While the most-muscular pose, or crab shot, isn’t officially a mandatory pose, most amateur and professional physique athletes are called on to perform it. It’s a bodybuilding favorite because it highlights upper-body mass and muscularity more than any other pose. Even so, many people feel it presents a very ugly picture. In my opinion, however, the real problem isn’t that it’s such an ugly pose from the neck down but that it looks so ugly from the neck up.
Let’s take it from the top. Position your legs so one leg supports your weight and the other is straight in front of you with the heel on the floor, the knee locked and the foot flexed back to show your lower-thigh striations or with the knee bent and turned slightly outward to highlight your inside calf and the so-called cord, or sartorius, of your quadriceps. Whichever variation you choose, you want to keep the toe pointed. The supporting leg is also bent at the knee for greater stabilization and balance, and if you angle the foot to the outside so that leg is also turned out, it creates a better sweep to the quad.
Raise your arms out to your sides as if you were holding onto cables for crossovers. Bring your arms around in front of you and down to your abdominal region so your fists are together, and at the same time inhale and raise your rib cage as much as possible. Point your elbows out to the sides.
I want to emphasize that last point. Bodybuilders frequently do this pose with their arms tucked into their sides and their elbows pointing back. Granted, you can better flex your pecs in that position. That’s why you bring your elbows together on the pec-deck machine. When you keep your arms at your sides, however, the judges can’t see the muscularity in your arms and it makes your torso look narrow.
The final step is to flex your trapezius muscles. Still holding your shoulders down, rotate your shoulder girdle forward. That isn’t easy to do, as you must be careful not to let your shoulders rise as if you were doing a shrug. When your traps are flexed, your shoulder blades stick up, which makes you look hunchbacked from the rear, and your lats are nowhere to be found. The fact is, you can’t flex your traps and lats at the same time. So if your shoulder blades are not sticking up and the back muscles right underneath your armpits are hard, then your shoulder girdle is not rotated forward and your lats are flexed.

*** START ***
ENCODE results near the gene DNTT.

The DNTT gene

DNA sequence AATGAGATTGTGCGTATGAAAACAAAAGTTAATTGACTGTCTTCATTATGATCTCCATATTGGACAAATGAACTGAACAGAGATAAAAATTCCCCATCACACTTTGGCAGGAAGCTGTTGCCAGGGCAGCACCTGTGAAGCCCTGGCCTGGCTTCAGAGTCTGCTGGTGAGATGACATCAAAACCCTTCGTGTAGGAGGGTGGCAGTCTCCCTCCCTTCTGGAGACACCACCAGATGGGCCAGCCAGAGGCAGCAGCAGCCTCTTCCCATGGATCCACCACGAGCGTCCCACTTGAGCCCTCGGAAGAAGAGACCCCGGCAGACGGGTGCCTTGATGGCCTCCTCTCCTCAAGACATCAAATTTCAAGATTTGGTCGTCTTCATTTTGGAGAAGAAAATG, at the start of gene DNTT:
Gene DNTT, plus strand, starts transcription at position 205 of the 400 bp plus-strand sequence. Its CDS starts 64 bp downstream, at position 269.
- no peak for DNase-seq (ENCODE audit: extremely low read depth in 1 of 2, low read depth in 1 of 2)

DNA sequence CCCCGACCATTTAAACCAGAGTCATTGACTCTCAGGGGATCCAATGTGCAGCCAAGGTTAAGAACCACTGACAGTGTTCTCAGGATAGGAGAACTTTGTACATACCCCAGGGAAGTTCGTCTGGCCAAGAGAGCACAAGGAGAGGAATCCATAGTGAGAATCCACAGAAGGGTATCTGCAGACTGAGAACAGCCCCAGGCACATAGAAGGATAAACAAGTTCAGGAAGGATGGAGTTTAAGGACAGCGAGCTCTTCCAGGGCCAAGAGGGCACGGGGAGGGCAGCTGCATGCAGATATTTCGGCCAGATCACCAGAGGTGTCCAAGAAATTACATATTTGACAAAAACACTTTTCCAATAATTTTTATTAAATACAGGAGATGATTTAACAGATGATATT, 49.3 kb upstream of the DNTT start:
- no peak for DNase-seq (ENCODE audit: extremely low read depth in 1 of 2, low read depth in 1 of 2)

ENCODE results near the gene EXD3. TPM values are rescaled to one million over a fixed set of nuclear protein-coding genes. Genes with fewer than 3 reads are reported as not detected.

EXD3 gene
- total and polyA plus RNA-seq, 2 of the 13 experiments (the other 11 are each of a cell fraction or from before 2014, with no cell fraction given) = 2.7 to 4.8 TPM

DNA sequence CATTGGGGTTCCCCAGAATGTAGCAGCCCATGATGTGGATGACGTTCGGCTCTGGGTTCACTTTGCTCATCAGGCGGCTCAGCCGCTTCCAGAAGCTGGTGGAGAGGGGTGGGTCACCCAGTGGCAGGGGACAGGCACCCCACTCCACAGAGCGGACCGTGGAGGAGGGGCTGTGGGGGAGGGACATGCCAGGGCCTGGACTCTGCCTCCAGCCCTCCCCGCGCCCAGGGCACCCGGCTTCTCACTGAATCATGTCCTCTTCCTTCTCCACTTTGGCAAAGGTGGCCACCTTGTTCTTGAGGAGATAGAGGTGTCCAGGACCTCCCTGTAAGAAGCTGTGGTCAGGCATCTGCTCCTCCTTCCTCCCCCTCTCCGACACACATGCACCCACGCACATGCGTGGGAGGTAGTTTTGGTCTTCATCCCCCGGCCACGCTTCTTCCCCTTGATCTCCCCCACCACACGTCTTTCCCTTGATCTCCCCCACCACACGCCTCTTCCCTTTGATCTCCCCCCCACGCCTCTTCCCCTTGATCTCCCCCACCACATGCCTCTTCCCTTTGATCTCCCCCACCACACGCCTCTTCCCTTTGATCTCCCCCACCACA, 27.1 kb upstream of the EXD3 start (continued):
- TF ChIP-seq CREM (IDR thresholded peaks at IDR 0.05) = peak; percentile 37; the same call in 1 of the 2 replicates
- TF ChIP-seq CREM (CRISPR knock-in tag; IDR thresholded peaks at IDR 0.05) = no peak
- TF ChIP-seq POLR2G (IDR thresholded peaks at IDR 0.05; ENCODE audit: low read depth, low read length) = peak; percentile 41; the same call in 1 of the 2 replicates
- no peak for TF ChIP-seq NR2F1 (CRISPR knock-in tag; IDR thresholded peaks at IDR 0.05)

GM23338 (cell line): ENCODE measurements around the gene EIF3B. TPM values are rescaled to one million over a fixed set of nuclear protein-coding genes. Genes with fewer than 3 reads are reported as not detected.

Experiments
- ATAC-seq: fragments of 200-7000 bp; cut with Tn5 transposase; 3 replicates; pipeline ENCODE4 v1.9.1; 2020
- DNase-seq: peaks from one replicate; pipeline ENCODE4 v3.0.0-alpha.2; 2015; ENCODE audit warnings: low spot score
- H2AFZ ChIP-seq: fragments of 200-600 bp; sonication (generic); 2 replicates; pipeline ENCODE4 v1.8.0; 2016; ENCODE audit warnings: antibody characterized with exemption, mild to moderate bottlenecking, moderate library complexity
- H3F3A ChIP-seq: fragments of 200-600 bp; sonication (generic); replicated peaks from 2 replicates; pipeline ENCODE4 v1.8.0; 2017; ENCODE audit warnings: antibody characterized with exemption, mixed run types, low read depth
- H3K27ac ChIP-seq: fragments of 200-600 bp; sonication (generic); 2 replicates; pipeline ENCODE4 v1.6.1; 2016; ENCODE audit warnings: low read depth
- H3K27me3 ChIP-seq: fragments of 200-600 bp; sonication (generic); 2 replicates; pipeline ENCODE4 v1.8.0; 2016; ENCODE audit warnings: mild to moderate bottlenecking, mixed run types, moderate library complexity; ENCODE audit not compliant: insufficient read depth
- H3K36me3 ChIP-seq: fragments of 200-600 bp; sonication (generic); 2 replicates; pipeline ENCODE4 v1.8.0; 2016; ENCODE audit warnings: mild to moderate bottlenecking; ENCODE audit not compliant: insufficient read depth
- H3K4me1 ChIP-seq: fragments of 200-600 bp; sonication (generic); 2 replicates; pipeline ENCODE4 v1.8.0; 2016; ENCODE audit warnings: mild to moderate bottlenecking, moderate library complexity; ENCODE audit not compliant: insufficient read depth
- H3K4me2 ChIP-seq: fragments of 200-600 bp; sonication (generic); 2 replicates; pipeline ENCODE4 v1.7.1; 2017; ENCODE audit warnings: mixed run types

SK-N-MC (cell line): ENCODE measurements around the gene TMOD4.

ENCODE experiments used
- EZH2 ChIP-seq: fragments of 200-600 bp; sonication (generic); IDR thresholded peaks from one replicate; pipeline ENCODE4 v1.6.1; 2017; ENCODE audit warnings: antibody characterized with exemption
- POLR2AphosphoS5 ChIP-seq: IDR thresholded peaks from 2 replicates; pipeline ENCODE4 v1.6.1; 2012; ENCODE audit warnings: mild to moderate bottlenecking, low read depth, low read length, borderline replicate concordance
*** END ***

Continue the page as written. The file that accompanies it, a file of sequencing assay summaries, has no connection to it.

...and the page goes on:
The correct movement to show off your abs in this pose is to rotate your hips up by squeezing your glutes. That naturally tilts your torso back just enough to display your abs without appearing clumsy.
My standard comment about controlling your facial expression goes double for this pose. And don’t rotate your clenched fists around each other during the pose. It won’t improve your muscle control, and, frankly, it looks ridiculous.
Here’s a recap:
1) Position yourself with one leg forward, with your knee locked straight ahead or turned outward and slightly bent and your other leg turned slightly out and bearing your weight.
2) Holding your shoulders down, raise your rib cage as you inhale.
3) Bring your arms out and around in front of you as if you were doing a cable crossover. Keep your elbows out to your sides and flex your arms.
4) Flex your traps by rotating your shoulders down and forward. Lean slightly forward or squeeze your glutes to naturally lean back and crunch your abs.
5) Control your facial expression, and don’t rotate your fists around each other.
Editor’s note: To contact Russ Testo for exhibitions, posing seminars or personal posing choreography via videotape, write to 3 Oxford Road, Troy, NY 12180; call (518) 274-0952; or send e-mail to [email protected].